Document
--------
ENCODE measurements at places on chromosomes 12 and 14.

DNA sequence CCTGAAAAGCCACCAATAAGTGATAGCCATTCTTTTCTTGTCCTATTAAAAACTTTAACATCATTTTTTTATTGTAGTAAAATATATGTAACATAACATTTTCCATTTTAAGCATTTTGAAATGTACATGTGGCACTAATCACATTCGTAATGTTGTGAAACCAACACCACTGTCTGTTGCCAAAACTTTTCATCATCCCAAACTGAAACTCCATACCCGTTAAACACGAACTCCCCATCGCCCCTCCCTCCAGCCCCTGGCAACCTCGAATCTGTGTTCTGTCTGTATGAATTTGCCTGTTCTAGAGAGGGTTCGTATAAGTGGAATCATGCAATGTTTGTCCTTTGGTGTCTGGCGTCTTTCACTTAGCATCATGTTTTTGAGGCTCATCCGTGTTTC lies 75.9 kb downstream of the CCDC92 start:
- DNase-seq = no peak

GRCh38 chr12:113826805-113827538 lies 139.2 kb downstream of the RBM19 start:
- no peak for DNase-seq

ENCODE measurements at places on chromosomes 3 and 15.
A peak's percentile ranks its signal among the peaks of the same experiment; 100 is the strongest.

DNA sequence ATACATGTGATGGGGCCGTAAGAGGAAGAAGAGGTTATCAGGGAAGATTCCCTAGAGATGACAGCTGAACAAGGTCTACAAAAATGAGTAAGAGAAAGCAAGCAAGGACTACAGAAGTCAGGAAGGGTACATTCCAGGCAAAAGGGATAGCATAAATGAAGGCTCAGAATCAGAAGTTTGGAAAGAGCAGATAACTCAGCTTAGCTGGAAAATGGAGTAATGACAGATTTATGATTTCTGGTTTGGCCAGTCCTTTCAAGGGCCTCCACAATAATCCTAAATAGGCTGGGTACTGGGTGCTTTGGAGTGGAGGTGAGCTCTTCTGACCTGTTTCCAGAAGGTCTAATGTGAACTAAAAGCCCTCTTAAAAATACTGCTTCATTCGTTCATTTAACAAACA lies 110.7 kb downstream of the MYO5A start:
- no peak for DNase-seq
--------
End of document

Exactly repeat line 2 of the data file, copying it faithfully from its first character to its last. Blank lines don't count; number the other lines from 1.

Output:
DNA sequence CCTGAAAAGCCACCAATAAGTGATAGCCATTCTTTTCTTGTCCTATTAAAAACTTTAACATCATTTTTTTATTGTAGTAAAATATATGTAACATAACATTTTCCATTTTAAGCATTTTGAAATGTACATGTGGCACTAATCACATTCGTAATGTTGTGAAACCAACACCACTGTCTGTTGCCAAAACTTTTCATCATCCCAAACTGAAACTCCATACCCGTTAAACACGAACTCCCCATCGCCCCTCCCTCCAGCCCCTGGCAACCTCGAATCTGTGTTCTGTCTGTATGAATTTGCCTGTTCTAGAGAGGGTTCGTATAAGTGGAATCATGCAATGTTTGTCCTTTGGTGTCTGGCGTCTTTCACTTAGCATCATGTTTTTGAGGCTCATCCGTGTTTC lies 75.9 kb downstream of the CCDC92 start: